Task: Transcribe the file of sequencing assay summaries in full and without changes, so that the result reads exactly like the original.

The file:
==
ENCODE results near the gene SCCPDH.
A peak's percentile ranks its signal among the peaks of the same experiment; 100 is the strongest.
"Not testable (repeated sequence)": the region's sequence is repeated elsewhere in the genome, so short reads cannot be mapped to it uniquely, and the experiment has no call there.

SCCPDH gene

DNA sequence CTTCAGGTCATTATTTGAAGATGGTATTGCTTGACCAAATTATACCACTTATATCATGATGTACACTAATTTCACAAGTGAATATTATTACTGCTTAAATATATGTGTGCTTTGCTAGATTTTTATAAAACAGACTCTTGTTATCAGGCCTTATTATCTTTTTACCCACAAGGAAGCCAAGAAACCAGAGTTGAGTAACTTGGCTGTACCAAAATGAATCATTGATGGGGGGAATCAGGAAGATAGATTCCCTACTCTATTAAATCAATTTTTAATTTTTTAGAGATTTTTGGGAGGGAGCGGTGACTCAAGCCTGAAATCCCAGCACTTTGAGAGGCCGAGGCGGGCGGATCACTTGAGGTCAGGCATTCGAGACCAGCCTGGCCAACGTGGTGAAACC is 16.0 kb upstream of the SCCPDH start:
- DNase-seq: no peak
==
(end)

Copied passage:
ENCODE results near the gene SCCPDH.
A peak's percentile ranks its signal among the peaks of the same experiment; 100 is the strongest.
"Not testable (repeated sequence)": the region's sequence is repeated elsewhere in the genome, so short reads cannot be mapped to it uniquely, and the experiment has no call there.

SCCPDH gene

DNA sequence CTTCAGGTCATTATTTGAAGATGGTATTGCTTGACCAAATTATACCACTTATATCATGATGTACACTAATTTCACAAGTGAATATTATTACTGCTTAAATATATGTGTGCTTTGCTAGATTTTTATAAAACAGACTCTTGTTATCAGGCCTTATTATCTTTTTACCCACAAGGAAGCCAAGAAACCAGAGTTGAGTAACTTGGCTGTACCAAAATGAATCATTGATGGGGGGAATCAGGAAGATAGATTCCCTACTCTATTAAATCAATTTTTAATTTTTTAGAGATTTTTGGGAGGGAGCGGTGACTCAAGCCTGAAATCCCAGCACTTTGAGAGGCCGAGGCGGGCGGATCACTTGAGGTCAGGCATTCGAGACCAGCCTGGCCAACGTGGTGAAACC is 16.0 kb upstream of the SCCPDH start:
- DNase-seq: no peak